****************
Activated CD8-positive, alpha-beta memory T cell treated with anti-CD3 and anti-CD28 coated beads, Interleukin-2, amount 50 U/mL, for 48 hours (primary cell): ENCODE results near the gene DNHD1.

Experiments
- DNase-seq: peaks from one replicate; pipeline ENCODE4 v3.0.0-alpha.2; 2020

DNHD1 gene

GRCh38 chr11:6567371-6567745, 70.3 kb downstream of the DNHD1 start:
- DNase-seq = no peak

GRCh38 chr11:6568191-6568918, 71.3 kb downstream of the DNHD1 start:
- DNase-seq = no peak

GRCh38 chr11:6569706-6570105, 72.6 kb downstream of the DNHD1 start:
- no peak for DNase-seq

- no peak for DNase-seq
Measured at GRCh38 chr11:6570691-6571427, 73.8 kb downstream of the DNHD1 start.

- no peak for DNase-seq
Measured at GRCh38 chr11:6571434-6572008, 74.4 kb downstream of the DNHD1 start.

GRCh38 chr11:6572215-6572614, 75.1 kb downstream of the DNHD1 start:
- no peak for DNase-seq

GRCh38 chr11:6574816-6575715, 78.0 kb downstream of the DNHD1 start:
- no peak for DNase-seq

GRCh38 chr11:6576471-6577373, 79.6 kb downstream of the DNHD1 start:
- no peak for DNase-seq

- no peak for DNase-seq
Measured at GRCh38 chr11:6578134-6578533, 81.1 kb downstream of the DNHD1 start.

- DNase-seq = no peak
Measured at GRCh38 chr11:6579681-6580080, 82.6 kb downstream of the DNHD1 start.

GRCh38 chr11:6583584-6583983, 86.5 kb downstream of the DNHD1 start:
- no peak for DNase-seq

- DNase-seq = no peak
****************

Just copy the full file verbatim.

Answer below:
Activated CD8-positive, alpha-beta memory T cell treated with anti-CD3 and anti-CD28 coated beads, Interleukin-2, amount 50 U/mL, for 48 hours (primary cell): ENCODE results near the gene DNHD1.

Experiments
- DNase-seq: peaks from one replicate; pipeline ENCODE4 v3.0.0-alpha.2; 2020

DNHD1 gene

GRCh38 chr11:6567371-6567745, 70.3 kb downstream of the DNHD1 start:
- DNase-seq = no peak

GRCh38 chr11:6568191-6568918, 71.3 kb downstream of the DNHD1 start:
- DNase-seq = no peak

GRCh38 chr11:6569706-6570105, 72.6 kb downstream of the DNHD1 start:
- no peak for DNase-seq

- no peak for DNase-seq
Measured at GRCh38 chr11:6570691-6571427, 73.8 kb downstream of the DNHD1 start.

- no peak for DNase-seq
Measured at GRCh38 chr11:6571434-6572008, 74.4 kb downstream of the DNHD1 start.

GRCh38 chr11:6572215-6572614, 75.1 kb downstream of the DNHD1 start:
- no peak for DNase-seq

GRCh38 chr11:6574816-6575715, 78.0 kb downstream of the DNHD1 start:
- no peak for DNase-seq

GRCh38 chr11:6576471-6577373, 79.6 kb downstream of the DNHD1 start:
- no peak for DNase-seq

- no peak for DNase-seq
Measured at GRCh38 chr11:6578134-6578533, 81.1 kb downstream of the DNHD1 start.

- DNase-seq = no peak
Measured at GRCh38 chr11:6579681-6580080, 82.6 kb downstream of the DNHD1 start.

GRCh38 chr11:6583584-6583983, 86.5 kb downstream of the DNHD1 start:
- no peak for DNase-seq

- DNase-seq = no peak